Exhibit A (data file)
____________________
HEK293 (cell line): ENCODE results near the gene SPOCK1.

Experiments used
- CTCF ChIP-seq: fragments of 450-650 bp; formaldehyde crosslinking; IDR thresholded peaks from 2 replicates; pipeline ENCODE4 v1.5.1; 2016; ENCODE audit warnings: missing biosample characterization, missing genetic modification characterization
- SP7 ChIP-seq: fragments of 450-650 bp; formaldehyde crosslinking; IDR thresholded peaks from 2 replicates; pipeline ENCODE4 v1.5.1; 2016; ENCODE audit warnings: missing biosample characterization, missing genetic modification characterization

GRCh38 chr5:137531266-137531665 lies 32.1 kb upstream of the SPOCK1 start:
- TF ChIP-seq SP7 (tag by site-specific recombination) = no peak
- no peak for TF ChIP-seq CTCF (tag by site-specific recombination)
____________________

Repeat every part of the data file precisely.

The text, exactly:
HEK293 (cell line): ENCODE results near the gene SPOCK1.

Experiments used
- CTCF ChIP-seq: fragments of 450-650 bp; formaldehyde crosslinking; IDR thresholded peaks from 2 replicates; pipeline ENCODE4 v1.5.1; 2016; ENCODE audit warnings: missing biosample characterization, missing genetic modification characterization
- SP7 ChIP-seq: fragments of 450-650 bp; formaldehyde crosslinking; IDR thresholded peaks from 2 replicates; pipeline ENCODE4 v1.5.1; 2016; ENCODE audit warnings: missing biosample characterization, missing genetic modification characterization

GRCh38 chr5:137531266-137531665 lies 32.1 kb upstream of the SPOCK1 start:
- TF ChIP-seq SP7 (tag by site-specific recombination) = no peak
- no peak for TF ChIP-seq CTCF (tag by site-specific recombination)